St. Patrick’s Day Parade chairman John Dunleavy has been ousted after 22 years following a decades-long dispute over the inclusion of gay groups at the annual march down Fifth Ave., according to a report.
The decision, made Tuesday afternoon following a meeting involving the parade’s board, comes just four days after the Supreme Court legalized gay marriage across the United States.
But Dunleavy, the 78-year-old Irish-American lead organizer of the country’s biggest St. Pat’s celebration, had long withstood the tides of change, even as his homeland voted in May to legalize gay unions. Only one gay group, employees at NBC Universal, was allowed in this year’s parade after advertisers and politicians alike boycotted the march for the blatant discrimination. It was the first time in the parade’s 254-year history such a group was allowed in.
Dunleavy was so enraged by the group’s inclusion, according to Irish Central, that he threatened to offer broadcast rights to a different network than NBC, which has aired the march for years.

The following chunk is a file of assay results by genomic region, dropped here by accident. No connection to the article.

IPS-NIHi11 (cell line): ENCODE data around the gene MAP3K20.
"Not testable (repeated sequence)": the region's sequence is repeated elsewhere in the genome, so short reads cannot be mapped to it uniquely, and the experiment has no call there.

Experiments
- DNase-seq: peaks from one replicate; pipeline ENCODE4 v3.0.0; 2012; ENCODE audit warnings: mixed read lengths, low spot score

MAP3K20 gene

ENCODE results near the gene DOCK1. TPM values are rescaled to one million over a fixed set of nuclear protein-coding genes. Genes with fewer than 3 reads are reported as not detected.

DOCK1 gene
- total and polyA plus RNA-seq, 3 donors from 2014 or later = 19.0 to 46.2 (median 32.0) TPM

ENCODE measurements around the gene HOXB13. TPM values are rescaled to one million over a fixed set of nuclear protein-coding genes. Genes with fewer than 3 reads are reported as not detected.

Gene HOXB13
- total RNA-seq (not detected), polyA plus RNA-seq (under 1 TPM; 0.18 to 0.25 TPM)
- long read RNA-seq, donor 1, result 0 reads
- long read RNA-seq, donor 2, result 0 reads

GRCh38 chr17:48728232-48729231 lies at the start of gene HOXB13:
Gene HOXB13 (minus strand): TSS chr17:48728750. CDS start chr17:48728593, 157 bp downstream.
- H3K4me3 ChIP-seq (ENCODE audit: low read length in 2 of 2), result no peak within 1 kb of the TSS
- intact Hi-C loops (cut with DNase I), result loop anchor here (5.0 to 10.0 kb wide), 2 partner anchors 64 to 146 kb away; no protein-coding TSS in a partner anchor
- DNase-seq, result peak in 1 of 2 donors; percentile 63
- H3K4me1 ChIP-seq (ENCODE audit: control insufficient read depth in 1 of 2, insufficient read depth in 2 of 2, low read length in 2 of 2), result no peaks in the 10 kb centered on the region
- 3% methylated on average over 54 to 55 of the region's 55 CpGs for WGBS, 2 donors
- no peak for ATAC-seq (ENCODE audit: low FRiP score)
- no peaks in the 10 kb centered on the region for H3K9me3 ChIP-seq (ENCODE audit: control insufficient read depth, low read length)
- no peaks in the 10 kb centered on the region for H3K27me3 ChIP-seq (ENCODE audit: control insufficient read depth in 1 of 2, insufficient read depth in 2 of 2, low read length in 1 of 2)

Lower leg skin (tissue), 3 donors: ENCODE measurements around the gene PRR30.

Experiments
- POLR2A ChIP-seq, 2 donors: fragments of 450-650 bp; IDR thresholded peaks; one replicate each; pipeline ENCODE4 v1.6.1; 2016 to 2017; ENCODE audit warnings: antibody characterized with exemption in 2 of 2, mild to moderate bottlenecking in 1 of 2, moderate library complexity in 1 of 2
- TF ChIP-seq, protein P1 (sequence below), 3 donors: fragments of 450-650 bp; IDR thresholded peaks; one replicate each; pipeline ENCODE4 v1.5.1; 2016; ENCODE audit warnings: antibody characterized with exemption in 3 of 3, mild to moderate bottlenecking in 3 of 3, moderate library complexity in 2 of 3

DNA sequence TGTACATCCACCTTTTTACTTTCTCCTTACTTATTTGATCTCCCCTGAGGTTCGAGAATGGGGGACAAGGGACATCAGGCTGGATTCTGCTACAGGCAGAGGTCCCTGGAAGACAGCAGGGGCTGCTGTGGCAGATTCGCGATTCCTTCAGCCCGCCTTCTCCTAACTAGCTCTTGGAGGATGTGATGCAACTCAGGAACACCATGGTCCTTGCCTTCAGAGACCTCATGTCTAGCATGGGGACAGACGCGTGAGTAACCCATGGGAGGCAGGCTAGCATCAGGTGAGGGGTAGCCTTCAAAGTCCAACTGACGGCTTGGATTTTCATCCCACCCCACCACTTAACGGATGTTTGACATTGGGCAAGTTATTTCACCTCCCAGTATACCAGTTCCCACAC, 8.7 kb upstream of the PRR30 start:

And as recently as April, Dunleavy said gay groups would “have a problem” trying to find their way in among the throngs of marchers for the 2016 event, according to Irish Central, which first reported Dunleavy’s ouster.
At the time, Dunleavy promised to run for another term as chairman of the group, a position he has held since 1993.
“The parade itself is not there to promote anybody’s particular agenda in any way, shape or form,” he told a group during an April lunch, according to the outlet. “The parade represents our faith, our heritage and our culture, nothing more and nothing less. So we’re going to keep to that, and anybody who wants to mix that up is going to have a problem next year.”
Dunleavy’s hardline stance clashed with members of the organizing committee, at least one of whom threatened to resign if gays were not allowed to march in 2016.
John Lahey, the Quinnipiac University president and parade’s vice president, promised to leave his post as the chairman of the parade’s media deals if gay groups were once again banned, according to Irish Central.
“As we discussed at our recent meeting, I made some decisions with our advertisers’ input for the 2015 parade broadcast with which you and some other directors strongly disagree,”Lahey wrote in a May letter to Dunleavy obtained by the Irish Voice. “I don’t think it is a good thing for us to repeat this inconsistency in 2016, and whoever is chairman of TV and media for the 2016 parade needs the full support and clear direction from the Board of Directors.”
Source: New York Daily News |